1) Avamar has limited disaster recovery options for the Avamar  server. Replication to a second Avamar server is an optional module and is expensive. Traditional backup to Networker or other backup software is only practical for at most a daily backup. 

Also Read: Understanding Management Class Binding and Management Class Rebinding

2) TSM is legendary for the range of choices and depth of its disaster recovery capabilities 
  • Vaulting of TSM database, recovery log, volume history information, device configuration information, DRP file (if using Disaster Recovery. Manager)  and copy pools for storage at an offsite location.
  • Use of TSM server-to-server communications to enable enterprise configuration (multiple TSM servers), enterprise event logging and monitoring, and command routing. 
  • TSM servers installed at multiple locations, optionally setup as peer to peer servers (that is, each server able to recover at the alternate site). 
  • Use of TSM virtual volumes over TCP/IP connection to allow storage of TSM entities (TSM database backups, recovery log backups, and primary and copy storage pools, DRM plan files) on remote target servers. 
  • Use of high bandwidth connections and data replication technology (such as IBM PPRC, EMC SRDF) to support asyschronous/sychronous data replication of TSM databases backups, recovery log backups, TSM database and recovery log mirrors, and storage pools. 
  • Use of remote electronic tape vaulting of TSM database and recovery log backups, primary or copy storage pools. Extended distances can be achieved by using distance technologies, for example, extended SAN, DWDM, IP/WAN channel extenders.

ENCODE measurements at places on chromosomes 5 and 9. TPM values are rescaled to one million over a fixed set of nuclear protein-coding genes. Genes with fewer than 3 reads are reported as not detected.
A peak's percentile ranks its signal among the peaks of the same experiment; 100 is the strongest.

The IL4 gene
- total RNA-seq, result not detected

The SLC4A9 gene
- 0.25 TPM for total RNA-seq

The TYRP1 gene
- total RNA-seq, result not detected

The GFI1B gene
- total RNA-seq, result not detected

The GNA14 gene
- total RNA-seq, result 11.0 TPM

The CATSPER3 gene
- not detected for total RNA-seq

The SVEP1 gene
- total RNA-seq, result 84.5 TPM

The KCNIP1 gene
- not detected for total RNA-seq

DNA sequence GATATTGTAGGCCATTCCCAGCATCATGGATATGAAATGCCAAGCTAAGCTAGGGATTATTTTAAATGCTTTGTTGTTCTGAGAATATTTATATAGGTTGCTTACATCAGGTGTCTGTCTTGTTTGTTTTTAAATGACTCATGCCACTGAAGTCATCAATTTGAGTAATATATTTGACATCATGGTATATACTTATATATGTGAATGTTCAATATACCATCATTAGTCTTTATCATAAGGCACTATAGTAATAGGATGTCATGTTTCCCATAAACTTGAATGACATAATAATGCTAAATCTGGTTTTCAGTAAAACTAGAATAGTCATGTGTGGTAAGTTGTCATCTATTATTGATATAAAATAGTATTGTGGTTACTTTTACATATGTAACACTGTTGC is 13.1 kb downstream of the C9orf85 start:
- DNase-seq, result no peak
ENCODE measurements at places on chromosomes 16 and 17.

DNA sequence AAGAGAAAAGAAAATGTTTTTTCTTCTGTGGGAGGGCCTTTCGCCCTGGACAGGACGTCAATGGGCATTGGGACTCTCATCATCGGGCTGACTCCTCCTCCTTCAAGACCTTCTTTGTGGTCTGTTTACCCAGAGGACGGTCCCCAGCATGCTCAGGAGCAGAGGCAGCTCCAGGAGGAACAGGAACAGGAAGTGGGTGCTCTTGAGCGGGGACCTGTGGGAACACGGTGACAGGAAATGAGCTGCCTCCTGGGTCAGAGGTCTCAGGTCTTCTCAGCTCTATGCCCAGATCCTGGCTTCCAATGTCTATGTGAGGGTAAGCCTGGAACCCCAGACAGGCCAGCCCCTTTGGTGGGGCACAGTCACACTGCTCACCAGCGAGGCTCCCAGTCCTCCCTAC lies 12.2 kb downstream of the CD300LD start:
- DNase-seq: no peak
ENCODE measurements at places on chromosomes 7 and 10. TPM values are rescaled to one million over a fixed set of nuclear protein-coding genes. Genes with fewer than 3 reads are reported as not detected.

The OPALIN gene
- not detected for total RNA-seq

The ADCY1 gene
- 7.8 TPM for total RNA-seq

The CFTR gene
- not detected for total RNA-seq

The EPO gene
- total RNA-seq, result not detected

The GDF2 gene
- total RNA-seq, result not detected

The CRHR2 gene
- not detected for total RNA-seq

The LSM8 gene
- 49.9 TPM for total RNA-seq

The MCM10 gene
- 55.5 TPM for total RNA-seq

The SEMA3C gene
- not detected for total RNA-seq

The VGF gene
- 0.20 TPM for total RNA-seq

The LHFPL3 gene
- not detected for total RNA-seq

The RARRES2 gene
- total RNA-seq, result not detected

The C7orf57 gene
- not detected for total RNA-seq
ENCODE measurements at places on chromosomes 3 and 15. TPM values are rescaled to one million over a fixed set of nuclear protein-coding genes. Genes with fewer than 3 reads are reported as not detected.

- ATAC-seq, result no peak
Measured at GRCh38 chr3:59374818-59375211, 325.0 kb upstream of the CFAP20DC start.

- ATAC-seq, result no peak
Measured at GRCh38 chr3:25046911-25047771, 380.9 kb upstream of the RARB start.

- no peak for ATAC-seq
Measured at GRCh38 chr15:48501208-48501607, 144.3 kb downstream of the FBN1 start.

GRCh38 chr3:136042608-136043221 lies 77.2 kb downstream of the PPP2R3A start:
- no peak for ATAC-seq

Application Support  
  • Avamar lacks application support for SAP and Informix. 
  • TSM has wide application support including support for SAP and Informix.  
FlashCopy Support
  • Avamar lacks support for disk array copy services (EMC snap or IBM flashcopy).
  • TSM supports IBM Flashcopy for Exchange, DB2 and MySAP on IBM San Volume Controller (SVC), IBM DS6000 and DS8000.    
VMWare Support
  • Avamar recommends their customers to use the newest API to backup VMware.  The use of the new VMware vStorage API for backup was needed by Avamar to overcome  problems with it prior options for VMware support.  Many customers have only recently just shifted to the use of the VMware Consolidated Backup (VCB) for backups and are again likely to take a conservative approach to adoption of the new technology, preferring instead to let bleeding-edge customers pilot the new vStorage API for Data Protection from VMware. Like other backup products Avamar is carrying forward the use of the popular VMware Consolidated Backup (VCB) API but it creates the unacceptable administrative burden of requiring that each virtual machine (VM) must have its own group  to schedule VCB backups which must be setup and maintained one at a time. At one point to bypass the VCB admin issue EMC was recommending the use of the Image backup based on an agent running in an ESX service console, even though this posed a serious performance issue for the service console.